Iqbal Bano died in 2009 and left a country, an audience and a music bereft. In a land with a deep and rich tradition of music Iqbal Bano sat head and shoulders above her peers. This position is remarkable when you consider that among her peers she counted Farida Khanum, Mehdi Hasan and Ghulam Ali. And that she was not born into a family where making music was part of the tradition.
Born in pre-Partition Delhi, Iqbal Bano’s voice was noted by musical friends who recommended her to Ustad Chand Khan, a major figure the Delhi gharana. The young (strong willed) girl was accepted and learned the usual forms of light classical music that were deemed the natural domain of the female personality: the thumri and dadra and ghazal. This was not patronizing mentoring. It was serious work. In an fascinating interview several years before her passing, she spoke of how in the cold Delhi winters she would wrap herself in a shawl and come to her Ustad’s house for lessons. Khan sahib would object and tell her to get rid of the shawl. “You want my voice,” she retorted, wrapping the shawl more tightly. “What has the rest of my body to do with it?”
Ustad Chand Khan snapped back, “Stop this nonsense. Get rid of the shawl and lets’ get started.”
In a world where the ustad-shagird relationship is intensely intimate and respectful, and in which practice (riyaz) in harsh conditions and for long hours is considered not just beneficial but essential, Iqbal Bano was able to shape her immature but interesting voice into one of the iconic and deeply admired voices of her time.
A few years after Partition, Iqbal moved to Multan in Pakistan and pleaded with her Ustad to join her but he insisted (like most Delhi lovers) that he could never leave his dear city. Iqbal Bano married a landlord who much to his credit did not interfere in his new wife’s passion for singing. In Pakistan the young lady sang Thumris on national radio and gave live performances to a growing and admiring audience. In those days such groups existed who patronized classical music in Pakistan. Film work, for which she felt very unqualified, developed, again to great approval from the audience and it was her interpretation of ghazal that forever earned her a special place in the fine arts of South Asia.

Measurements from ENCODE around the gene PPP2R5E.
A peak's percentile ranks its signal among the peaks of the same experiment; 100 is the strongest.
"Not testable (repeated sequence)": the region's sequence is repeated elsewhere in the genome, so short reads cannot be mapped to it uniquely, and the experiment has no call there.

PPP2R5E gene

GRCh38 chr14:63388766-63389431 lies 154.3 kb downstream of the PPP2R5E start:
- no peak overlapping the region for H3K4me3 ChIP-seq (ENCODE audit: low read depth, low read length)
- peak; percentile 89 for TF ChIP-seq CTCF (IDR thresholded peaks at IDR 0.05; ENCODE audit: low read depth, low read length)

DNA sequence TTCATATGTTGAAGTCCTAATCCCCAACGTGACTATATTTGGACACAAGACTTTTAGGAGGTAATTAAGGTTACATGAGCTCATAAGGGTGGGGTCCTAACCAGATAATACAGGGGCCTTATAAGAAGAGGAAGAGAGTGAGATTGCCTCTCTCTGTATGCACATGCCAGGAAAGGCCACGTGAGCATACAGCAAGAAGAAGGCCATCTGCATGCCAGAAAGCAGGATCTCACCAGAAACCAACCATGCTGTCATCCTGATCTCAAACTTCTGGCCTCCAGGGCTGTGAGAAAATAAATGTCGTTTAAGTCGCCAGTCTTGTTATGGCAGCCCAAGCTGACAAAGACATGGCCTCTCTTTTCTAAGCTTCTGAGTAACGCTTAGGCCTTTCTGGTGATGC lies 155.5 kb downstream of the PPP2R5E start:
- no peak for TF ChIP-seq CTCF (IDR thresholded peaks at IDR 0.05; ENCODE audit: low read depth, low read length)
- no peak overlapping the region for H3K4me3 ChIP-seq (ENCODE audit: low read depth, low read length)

The thumri is a genre of Indian semi classical music with roots in both the courtesan (tawaif) culture of 19th century north India as well as Krishna worship. In a tradition where most of the performers were Muslim, both the the romantic/erotic and devotional aspects of thumri have been malleable, depending on the circumstance. Traditionally, thumri is sung in either Braj bhasa (the dialect of Hindi around Brindavan/Mathura associated with Krishna worship) and Poorvi (eastern UP Hindi). Iqbal Bano, perhaps to distance herself from the perception of performing a Hindu art, has always performed thumri in Punjabi. It certainly was a language she had greater knowledge of than dialect Hindi and whatever the ultimate reason or reasons for her singing in Punjabi it demonstrates her fierce commitment to do things her way without compromise.
Indeed, though her place as a supreme artist and cultural figure was secured years earlier, Iqbal Bano is dearly loved by many Pakistanis for standing up to the military ruler and great conservative Islamic crusader of her country, Gen. Zia ul Haq. During his 11 years in control of Pakistan, Zia, had banned the public recitation of the poetry of left wing poet Faiz Ahmed Faiz. In 1985 in front of a huge audience Iqbal Bano defied the dictator’s dictat and sang a passionate rendition of one of Faiz’s poems, Hum Dekhenge (We Shall See), which in some ways could be seen as a loose Urdu equivalent of the American civil rights anthem, We Shall Overcome (though Faiz’s poem runs circles around the other song in its literary merit). In a dark period of history Iqbal Bano demonstrated the true courage and moral leadership of public artists and inspired her countrymen and women to take courage. A few short years later the General was gone and the country was ruled by, of all things, a woman!
Tonight’s selection is a series of 8 wonderful thumris sung by the stupendous Iqbal Bano.
01 Thumri Khamach
02 Thumri Tilak Kamod
03 Thumri Des
04 Thumri Peeloo
05 Thumri Peeloo
06 Thumri Bhairvin
07 Thumri Mishar Tilang
08 Thumri Tilak Kamod